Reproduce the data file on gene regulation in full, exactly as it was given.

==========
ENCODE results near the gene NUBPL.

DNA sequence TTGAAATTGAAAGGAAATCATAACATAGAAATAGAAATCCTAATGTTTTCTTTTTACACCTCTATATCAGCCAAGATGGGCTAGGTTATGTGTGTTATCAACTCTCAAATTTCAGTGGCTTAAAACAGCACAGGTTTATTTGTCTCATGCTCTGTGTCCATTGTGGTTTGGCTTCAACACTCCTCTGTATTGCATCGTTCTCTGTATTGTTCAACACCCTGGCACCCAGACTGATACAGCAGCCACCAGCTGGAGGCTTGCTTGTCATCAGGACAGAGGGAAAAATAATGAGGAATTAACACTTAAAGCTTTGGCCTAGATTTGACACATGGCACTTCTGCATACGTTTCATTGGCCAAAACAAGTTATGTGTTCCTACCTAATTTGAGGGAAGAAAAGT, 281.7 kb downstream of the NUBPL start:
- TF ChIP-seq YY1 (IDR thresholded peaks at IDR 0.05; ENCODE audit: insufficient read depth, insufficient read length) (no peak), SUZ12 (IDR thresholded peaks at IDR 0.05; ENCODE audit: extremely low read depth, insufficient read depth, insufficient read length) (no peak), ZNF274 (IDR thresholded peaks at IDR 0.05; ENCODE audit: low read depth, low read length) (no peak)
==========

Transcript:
ENCODE results near the gene NUBPL.

DNA sequence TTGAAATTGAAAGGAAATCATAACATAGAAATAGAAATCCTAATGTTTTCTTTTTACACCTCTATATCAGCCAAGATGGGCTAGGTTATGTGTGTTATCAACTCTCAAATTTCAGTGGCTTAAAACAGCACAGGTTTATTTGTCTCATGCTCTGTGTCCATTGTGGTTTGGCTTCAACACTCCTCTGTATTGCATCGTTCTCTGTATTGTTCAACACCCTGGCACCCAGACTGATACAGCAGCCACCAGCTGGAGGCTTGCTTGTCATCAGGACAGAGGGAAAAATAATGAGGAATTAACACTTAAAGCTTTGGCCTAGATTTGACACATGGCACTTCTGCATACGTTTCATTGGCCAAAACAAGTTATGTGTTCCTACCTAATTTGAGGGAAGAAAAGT, 281.7 kb downstream of the NUBPL start:
- TF ChIP-seq YY1 (IDR thresholded peaks at IDR 0.05; ENCODE audit: insufficient read depth, insufficient read length) (no peak), SUZ12 (IDR thresholded peaks at IDR 0.05; ENCODE audit: extremely low read depth, insufficient read depth, insufficient read length) (no peak), ZNF274 (IDR thresholded peaks at IDR 0.05; ENCODE audit: low read depth, low read length) (no peak)